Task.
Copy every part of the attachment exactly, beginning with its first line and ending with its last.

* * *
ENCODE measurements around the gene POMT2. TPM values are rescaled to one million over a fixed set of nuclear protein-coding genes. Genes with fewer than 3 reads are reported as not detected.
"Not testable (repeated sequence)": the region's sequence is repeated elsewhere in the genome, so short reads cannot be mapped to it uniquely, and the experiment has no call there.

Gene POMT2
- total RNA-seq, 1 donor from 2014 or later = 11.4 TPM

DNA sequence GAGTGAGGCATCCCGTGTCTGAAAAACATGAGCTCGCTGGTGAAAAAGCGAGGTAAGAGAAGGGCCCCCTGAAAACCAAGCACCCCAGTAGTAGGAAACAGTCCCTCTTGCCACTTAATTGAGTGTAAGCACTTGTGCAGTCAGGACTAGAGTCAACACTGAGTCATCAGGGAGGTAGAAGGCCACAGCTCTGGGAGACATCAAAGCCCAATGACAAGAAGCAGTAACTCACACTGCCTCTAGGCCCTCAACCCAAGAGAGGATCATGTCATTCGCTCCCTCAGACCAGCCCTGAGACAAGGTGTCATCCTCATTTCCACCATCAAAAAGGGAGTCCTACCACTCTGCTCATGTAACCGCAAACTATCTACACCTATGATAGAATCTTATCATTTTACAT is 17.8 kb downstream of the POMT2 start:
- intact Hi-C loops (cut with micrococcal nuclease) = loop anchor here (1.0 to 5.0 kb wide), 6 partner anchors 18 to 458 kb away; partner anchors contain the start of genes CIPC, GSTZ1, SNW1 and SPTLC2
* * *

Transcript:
ENCODE measurements around the gene POMT2. TPM values are rescaled to one million over a fixed set of nuclear protein-coding genes. Genes with fewer than 3 reads are reported as not detected.
"Not testable (repeated sequence)": the region's sequence is repeated elsewhere in the genome, so short reads cannot be mapped to it uniquely, and the experiment has no call there.

Gene POMT2
- total RNA-seq, 1 donor from 2014 or later = 11.4 TPM

DNA sequence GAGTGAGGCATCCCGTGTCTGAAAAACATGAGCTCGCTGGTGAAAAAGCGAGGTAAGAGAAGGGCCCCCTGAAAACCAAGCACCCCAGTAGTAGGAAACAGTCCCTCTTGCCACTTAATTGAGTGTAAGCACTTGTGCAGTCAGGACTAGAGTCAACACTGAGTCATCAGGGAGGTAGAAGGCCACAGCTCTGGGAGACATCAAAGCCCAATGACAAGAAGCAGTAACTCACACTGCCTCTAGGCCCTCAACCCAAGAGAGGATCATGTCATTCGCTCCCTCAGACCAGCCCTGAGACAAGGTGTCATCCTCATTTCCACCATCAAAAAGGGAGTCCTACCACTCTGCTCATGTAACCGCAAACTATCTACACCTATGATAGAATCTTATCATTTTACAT is 17.8 kb downstream of the POMT2 start:
- intact Hi-C loops (cut with micrococcal nuclease) = loop anchor here (1.0 to 5.0 kb wide), 6 partner anchors 18 to 458 kb away; partner anchors contain the start of genes CIPC, GSTZ1, SNW1 and SPTLC2